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Fundamentally, insurance is mainly a financial service which is designed to reduce risks. An insurance product transforms the cost of your potential large liabilities or expenses into regular premiums. An insurance product “ensures” that your situation is more stable/less risky than what it would otherwise be, but it is certainly not a way to evade the liabilities you are potentially responsible for.
Do not wait for problems to arise before reviewing your insurance arrangements. Once you have a problem, it is already too late. Being poorly insured is risky whereas being over-insured is expensive.
If you are unclear about your cover or your needs whilst you are in Brazil, you might wish to check your existing insurance arrangements in your country of origin. This is important if you want to avoid double coverage.
Insurance isn’t necessarily a country-specific issue, but how much insurance you need may vary from one country to another. This is because your potential liabilities, such as medical bills, are specific to a jurisdiction.
Insurance market in Brazil
Traditionally, insurance policies in Brazil have been sold by banking corporations, with very strong broker’s commissions (more than 20%) and administrative costs. Needless to say, this poses serious affordability problems for Brazilians and expats.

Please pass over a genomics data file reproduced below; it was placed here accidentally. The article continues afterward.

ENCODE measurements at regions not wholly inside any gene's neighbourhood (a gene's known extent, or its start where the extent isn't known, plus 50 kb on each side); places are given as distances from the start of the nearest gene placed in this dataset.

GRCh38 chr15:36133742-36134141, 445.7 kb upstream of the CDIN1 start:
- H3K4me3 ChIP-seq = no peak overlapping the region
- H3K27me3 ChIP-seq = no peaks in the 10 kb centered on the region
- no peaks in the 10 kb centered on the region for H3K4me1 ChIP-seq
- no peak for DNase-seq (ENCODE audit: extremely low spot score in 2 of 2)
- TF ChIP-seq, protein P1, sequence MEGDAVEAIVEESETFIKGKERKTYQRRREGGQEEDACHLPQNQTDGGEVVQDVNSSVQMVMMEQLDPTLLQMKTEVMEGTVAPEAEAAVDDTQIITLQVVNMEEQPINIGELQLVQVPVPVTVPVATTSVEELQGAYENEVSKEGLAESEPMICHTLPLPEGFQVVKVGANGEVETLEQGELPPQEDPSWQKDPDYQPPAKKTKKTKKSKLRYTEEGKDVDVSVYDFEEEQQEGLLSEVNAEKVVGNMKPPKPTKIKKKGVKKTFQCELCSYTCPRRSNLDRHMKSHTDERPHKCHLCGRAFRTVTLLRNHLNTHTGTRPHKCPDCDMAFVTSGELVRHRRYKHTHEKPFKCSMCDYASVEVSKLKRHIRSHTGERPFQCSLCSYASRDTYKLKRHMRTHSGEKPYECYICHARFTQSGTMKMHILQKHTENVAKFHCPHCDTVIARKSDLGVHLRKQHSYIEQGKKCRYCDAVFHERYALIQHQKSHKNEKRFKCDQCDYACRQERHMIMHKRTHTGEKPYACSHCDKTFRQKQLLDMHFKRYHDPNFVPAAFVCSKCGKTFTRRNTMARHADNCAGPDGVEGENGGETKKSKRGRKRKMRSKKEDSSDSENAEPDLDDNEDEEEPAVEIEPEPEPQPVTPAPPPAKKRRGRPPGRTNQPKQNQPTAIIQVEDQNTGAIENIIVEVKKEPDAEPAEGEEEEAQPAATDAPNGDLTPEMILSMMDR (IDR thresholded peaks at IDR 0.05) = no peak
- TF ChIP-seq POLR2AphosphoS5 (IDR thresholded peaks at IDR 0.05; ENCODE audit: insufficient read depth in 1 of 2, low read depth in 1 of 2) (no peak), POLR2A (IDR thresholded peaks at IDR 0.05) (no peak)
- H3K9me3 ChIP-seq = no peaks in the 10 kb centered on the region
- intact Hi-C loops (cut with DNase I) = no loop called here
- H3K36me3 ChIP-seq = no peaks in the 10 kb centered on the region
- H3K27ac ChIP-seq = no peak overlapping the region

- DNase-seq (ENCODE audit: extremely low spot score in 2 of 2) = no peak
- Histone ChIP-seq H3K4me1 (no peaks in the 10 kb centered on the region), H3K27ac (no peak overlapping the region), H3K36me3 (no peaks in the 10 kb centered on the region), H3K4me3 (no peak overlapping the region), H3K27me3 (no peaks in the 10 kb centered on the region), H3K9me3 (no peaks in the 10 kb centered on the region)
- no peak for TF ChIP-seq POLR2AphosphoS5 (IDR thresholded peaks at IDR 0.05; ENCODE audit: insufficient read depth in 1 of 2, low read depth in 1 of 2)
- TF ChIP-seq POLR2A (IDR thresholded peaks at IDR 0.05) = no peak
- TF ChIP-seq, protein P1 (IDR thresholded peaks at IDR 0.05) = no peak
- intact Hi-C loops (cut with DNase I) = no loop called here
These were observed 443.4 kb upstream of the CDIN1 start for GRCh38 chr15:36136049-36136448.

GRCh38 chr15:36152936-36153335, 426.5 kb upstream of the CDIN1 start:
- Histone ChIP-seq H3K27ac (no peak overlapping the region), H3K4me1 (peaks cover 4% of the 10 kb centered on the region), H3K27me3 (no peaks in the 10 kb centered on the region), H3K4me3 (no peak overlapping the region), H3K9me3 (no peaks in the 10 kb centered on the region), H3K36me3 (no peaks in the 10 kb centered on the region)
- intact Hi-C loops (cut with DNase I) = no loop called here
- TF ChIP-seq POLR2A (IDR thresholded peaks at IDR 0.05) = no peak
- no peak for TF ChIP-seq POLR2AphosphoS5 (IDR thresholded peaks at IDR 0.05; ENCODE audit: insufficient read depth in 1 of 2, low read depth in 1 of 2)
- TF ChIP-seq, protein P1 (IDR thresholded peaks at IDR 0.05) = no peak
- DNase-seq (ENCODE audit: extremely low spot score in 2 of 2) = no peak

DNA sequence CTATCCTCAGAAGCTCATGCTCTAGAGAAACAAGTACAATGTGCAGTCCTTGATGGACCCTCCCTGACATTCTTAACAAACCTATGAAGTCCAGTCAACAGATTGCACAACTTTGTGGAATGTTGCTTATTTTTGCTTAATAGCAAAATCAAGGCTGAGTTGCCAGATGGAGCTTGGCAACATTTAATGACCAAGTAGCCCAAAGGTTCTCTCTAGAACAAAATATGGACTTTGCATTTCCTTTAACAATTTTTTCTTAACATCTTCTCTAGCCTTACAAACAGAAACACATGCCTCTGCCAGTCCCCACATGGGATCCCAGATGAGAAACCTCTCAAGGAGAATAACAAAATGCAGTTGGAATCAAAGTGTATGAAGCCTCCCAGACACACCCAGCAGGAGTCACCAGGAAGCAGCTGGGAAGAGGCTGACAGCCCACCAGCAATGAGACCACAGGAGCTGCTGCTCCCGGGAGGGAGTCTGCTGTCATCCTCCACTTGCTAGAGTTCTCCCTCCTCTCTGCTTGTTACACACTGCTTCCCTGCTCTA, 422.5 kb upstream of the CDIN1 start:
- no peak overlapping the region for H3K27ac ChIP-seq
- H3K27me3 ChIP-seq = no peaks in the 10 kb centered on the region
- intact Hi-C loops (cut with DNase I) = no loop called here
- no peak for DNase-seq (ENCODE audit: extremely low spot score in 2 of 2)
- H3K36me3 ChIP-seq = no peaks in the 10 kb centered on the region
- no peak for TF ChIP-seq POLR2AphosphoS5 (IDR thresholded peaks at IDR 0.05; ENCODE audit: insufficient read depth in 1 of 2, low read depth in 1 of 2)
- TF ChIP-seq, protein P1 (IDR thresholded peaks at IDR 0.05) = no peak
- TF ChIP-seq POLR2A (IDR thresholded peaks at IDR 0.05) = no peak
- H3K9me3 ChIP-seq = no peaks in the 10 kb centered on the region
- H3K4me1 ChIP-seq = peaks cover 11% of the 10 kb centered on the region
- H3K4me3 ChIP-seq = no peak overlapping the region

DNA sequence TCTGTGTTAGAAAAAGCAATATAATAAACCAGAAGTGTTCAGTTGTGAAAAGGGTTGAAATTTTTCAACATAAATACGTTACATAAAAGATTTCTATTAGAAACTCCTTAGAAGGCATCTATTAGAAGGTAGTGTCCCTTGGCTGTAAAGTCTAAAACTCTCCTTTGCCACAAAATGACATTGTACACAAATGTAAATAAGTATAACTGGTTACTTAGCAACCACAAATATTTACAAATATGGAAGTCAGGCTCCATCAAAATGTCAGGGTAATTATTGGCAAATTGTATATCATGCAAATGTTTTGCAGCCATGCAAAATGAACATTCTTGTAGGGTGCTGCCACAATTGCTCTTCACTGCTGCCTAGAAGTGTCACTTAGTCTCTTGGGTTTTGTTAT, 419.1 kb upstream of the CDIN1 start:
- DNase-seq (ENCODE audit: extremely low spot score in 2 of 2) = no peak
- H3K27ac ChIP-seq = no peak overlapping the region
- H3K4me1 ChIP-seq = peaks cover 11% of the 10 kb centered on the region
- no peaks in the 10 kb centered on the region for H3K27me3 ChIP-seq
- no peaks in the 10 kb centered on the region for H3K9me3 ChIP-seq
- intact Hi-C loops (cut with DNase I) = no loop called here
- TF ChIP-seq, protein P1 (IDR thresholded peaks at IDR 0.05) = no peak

However, the market has been gradually opening up in recent years, with many foreign insurers getting licences to carry on business in Brazil. This market liberalisation was to some extent reversed in 2011, and many foreign insurers are expected to go out of business as result.
Over the long run, this increased competition between insurance firms means that you should compare what’s available on the Brazilian market before taking out an insurance policy (premiums, levels of coverage, no-claims discounts, etc.). It’s also good to check the financial strength and the reputation of your insurer.
Your home insurance needs depend on whether you own your home, or if you rent it.
For homeowners, your home insurance policy protects you against damage to your building, and is generally required to secure a mortgage. This may cover the costs of rebuilding your property from scratch, legal fees or the costs of certain exceptional repairs. Home insurance may also cover you against third party liability if an accident happens in your home. Do also expect home insurance to be a requirement if you intend to apply for a mortgage.
For tenants, home insurance can be much cheaper than home insurance, as tenants only need to be insured against their belongings and public liability if an accident happens in their home.
As for all insurance policies, it is up to you to decide how generous you want your cover to be, what the excess amounts are, which unexpected expenses are covered (e.g. alternative accommodation), etc. If you are letting your property, homeowner insurance may also be used in order to be insured against losses of rents.
Home insurance exclusions